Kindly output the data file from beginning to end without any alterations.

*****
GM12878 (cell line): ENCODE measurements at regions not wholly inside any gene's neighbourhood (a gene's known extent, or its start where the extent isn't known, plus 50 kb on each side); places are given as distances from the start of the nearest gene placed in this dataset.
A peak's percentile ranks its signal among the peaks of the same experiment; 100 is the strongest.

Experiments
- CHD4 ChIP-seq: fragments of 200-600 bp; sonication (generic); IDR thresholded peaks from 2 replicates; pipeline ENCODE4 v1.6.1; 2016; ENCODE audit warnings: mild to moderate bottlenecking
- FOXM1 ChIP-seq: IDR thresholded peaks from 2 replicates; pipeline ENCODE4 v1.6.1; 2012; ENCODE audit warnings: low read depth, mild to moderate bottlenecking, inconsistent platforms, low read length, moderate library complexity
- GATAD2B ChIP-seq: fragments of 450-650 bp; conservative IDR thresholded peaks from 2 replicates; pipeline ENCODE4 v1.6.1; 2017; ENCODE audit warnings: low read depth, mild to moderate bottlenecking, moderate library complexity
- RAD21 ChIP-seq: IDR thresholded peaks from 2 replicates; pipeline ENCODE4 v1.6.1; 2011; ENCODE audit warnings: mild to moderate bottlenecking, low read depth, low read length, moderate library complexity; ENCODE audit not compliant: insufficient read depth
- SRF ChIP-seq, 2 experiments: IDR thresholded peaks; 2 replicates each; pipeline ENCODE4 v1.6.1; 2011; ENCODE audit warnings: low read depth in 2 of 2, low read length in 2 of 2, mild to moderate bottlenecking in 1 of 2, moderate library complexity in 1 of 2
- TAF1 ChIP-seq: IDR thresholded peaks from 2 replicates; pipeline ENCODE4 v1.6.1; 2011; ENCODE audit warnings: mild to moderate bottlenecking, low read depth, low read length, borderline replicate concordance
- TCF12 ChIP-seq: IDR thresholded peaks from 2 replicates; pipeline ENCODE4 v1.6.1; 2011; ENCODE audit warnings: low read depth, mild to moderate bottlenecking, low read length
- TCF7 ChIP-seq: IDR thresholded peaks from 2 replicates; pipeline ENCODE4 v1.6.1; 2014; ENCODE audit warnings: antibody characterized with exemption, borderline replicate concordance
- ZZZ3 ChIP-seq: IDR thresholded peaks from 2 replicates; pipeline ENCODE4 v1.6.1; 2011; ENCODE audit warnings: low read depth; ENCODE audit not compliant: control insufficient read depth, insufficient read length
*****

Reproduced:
GM12878 (cell line): ENCODE measurements at regions not wholly inside any gene's neighbourhood (a gene's known extent, or its start where the extent isn't known, plus 50 kb on each side); places are given as distances from the start of the nearest gene placed in this dataset.
A peak's percentile ranks its signal among the peaks of the same experiment; 100 is the strongest.

Experiments
- CHD4 ChIP-seq: fragments of 200-600 bp; sonication (generic); IDR thresholded peaks from 2 replicates; pipeline ENCODE4 v1.6.1; 2016; ENCODE audit warnings: mild to moderate bottlenecking
- FOXM1 ChIP-seq: IDR thresholded peaks from 2 replicates; pipeline ENCODE4 v1.6.1; 2012; ENCODE audit warnings: low read depth, mild to moderate bottlenecking, inconsistent platforms, low read length, moderate library complexity
- GATAD2B ChIP-seq: fragments of 450-650 bp; conservative IDR thresholded peaks from 2 replicates; pipeline ENCODE4 v1.6.1; 2017; ENCODE audit warnings: low read depth, mild to moderate bottlenecking, moderate library complexity
- RAD21 ChIP-seq: IDR thresholded peaks from 2 replicates; pipeline ENCODE4 v1.6.1; 2011; ENCODE audit warnings: mild to moderate bottlenecking, low read depth, low read length, moderate library complexity; ENCODE audit not compliant: insufficient read depth
- SRF ChIP-seq, 2 experiments: IDR thresholded peaks; 2 replicates each; pipeline ENCODE4 v1.6.1; 2011; ENCODE audit warnings: low read depth in 2 of 2, low read length in 2 of 2, mild to moderate bottlenecking in 1 of 2, moderate library complexity in 1 of 2
- TAF1 ChIP-seq: IDR thresholded peaks from 2 replicates; pipeline ENCODE4 v1.6.1; 2011; ENCODE audit warnings: mild to moderate bottlenecking, low read depth, low read length, borderline replicate concordance
- TCF12 ChIP-seq: IDR thresholded peaks from 2 replicates; pipeline ENCODE4 v1.6.1; 2011; ENCODE audit warnings: low read depth, mild to moderate bottlenecking, low read length
- TCF7 ChIP-seq: IDR thresholded peaks from 2 replicates; pipeline ENCODE4 v1.6.1; 2014; ENCODE audit warnings: antibody characterized with exemption, borderline replicate concordance
- ZZZ3 ChIP-seq: IDR thresholded peaks from 2 replicates; pipeline ENCODE4 v1.6.1; 2011; ENCODE audit warnings: low read depth; ENCODE audit not compliant: control insufficient read depth, insufficient read length